Sphere rotation - rolling effect?

There have been a couple post on here that try to describe how to make a sphere have a rolling effect but I can’t seem to put it together. I want to be able to just move the ball in any direction and have the sphere appear to be rolling in the direction as well. Some sample code would be appreciated, theres something with the math I just can’t get.

Why not keep a local matrix of the balls orientation and use the matrix forward vector to move the ball. Then the rolling axis is its right vector.
Just an idea.

In an GLfloat matrix[16] you get the orientation vectors like this:

// Forward vector
x = matrix[8];
y = matrix[9];
z = matrix[10];

// Right vector
x = -matrix[0];
y = -matrix[1];
z = -matrix[2];

// Up vector
x = matrix[4];
y = matrix[5];
z = matrix[6];

// Position (of ball)
x = matrix[12];
y = matrix[13];
z = matrix[14];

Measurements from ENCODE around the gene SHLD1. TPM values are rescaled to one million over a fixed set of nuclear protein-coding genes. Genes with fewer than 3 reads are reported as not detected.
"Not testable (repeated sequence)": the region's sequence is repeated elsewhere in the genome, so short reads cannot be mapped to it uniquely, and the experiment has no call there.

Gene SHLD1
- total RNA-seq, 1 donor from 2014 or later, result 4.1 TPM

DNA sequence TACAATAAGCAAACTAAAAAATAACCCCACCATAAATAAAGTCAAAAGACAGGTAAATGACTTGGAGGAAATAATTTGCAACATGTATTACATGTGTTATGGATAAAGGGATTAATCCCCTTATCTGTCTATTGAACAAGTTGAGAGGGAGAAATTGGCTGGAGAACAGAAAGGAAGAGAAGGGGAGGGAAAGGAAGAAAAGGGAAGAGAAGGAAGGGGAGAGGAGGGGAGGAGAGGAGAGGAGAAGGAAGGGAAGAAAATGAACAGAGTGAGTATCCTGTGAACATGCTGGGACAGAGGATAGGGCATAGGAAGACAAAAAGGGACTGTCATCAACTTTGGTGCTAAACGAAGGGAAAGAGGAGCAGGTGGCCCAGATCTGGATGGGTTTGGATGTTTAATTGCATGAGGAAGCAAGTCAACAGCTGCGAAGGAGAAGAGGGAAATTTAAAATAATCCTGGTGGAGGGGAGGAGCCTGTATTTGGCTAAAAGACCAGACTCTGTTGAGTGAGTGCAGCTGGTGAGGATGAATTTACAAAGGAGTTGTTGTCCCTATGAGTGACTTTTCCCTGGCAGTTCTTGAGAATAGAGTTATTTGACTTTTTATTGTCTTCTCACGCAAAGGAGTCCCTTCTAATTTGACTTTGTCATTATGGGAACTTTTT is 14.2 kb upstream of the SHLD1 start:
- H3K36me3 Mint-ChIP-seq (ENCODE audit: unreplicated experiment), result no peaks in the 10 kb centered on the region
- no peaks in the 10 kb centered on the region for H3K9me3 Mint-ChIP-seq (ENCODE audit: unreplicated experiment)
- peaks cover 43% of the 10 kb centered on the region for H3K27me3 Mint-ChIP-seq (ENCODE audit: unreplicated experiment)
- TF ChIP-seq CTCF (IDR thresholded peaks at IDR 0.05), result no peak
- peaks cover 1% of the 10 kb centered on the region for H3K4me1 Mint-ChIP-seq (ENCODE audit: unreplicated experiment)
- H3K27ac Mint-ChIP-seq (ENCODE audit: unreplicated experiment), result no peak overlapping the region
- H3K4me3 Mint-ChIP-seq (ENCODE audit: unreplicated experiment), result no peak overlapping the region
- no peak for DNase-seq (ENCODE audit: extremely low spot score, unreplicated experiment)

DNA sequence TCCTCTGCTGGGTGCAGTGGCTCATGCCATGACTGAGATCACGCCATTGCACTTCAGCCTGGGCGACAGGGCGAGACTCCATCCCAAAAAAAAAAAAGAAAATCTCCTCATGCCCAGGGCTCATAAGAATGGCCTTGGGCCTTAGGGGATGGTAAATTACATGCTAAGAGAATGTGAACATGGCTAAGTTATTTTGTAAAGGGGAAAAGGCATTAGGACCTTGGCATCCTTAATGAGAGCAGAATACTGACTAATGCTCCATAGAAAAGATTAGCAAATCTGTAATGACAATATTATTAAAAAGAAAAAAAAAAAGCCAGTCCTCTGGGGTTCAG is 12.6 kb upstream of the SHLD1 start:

Do all you transformations on this matrix.
Then multiply that matrix into gl modelview matrix using

I found an example that does this and it works sometimes but most of the time the rotation seems messed up. Like the ball will be moving up and it will be turn sideways which gives it the appearence of sliding because its not rolling in the direction on the movement.

Search on google for “quaternions”, these offer a solution for your problem

What about keeping the ball still and moving a texture on the surface by applying transformations to the texture matrix instead of the model. And I agree, quaterions will help out alot.

Try updating your matrix by the relative change in angles instead of applying the full angles every time.

// Globals
GLfloat roll_angle;
GLfloat old_roll_angle;

// In your roll update code.

GLfloat rel_roll_angle;

rel_roll_angle = roll_angle - old_roll_angle;
old_roll_angle = roll_angle;

// Update matrix

vector3 right;

right = ballmatrix.GetRightVector();


And always keep moving in ballmatrix->GetForwardVector() direction.

And always update your ball position by
translating your ballmatrix.

And dont LoadIdentity() on your ballmatrix.